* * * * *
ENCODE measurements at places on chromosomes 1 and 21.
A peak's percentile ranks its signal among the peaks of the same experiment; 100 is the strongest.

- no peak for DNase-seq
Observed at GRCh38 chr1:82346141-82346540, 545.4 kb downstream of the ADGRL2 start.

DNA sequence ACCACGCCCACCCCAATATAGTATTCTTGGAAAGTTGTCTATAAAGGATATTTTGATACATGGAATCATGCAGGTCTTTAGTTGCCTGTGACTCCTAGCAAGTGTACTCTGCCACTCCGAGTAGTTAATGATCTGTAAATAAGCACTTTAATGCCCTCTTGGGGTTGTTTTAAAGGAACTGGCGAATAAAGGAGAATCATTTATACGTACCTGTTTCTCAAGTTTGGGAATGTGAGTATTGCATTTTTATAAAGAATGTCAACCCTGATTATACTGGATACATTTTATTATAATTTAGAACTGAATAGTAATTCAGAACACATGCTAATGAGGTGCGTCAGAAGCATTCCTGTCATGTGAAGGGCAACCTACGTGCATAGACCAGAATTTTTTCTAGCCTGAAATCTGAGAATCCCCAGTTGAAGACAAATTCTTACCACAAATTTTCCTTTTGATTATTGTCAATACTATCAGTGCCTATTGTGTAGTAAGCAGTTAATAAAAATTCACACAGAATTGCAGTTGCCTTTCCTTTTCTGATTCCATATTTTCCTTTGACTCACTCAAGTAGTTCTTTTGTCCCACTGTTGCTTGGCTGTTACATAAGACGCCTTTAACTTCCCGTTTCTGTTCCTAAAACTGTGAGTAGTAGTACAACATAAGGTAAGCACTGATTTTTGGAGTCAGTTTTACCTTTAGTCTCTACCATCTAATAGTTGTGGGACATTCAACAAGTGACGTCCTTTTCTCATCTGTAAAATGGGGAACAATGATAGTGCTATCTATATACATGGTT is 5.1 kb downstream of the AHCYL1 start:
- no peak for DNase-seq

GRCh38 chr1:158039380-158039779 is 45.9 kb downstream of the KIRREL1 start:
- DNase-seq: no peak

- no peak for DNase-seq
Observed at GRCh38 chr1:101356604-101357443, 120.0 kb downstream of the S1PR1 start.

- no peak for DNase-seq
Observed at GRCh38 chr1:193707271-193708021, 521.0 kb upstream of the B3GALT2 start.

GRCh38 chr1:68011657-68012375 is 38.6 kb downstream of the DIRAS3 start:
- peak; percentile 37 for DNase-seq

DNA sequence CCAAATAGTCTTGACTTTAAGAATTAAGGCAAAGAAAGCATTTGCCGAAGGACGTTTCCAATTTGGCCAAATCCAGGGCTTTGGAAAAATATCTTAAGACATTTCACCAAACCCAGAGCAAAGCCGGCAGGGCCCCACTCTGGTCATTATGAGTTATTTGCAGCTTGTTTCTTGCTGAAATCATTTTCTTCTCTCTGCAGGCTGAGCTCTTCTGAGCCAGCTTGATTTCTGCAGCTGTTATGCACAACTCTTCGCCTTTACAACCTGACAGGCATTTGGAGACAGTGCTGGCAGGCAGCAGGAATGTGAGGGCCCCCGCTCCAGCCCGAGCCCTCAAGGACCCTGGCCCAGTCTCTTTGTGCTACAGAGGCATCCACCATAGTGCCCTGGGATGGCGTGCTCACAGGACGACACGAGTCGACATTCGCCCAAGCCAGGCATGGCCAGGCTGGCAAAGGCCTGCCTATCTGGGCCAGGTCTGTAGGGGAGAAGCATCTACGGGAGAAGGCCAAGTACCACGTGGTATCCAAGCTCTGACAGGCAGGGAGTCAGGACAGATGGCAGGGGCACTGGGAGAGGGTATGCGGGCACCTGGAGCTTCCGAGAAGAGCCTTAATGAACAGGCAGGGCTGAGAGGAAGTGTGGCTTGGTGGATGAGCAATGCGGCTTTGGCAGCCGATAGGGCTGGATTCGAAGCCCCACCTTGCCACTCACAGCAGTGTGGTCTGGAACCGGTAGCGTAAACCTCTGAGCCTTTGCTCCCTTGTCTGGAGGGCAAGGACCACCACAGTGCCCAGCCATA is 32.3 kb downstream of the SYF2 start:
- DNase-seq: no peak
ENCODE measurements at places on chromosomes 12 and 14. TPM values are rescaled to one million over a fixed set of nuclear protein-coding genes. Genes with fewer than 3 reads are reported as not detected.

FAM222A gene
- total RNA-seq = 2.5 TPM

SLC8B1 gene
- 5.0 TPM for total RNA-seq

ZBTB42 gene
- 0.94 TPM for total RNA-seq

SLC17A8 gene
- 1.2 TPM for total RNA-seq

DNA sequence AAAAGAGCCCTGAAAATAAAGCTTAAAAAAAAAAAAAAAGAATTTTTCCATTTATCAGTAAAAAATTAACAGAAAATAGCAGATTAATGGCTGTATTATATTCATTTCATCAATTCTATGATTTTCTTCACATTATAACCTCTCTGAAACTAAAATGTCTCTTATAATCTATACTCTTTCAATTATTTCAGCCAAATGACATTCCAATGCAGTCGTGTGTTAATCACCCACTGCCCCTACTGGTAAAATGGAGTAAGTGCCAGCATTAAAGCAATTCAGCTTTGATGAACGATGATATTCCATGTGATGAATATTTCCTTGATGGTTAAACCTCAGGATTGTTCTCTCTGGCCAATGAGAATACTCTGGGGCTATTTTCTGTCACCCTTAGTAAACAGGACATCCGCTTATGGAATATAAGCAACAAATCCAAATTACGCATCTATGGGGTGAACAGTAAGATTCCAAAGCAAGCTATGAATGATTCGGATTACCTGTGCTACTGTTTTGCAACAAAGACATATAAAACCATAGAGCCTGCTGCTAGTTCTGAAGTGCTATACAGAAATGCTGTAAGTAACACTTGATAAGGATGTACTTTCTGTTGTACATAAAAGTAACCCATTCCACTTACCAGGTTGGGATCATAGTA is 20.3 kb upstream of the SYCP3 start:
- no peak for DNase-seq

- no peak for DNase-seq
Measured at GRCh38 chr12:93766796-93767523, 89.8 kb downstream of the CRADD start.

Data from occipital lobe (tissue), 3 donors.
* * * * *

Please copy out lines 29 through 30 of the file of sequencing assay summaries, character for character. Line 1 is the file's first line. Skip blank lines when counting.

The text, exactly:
Measured at GRCh38 chr12:93766796-93767523, 89.8 kb downstream of the CRADD start.

Data from occipital lobe (tissue), 3 donors.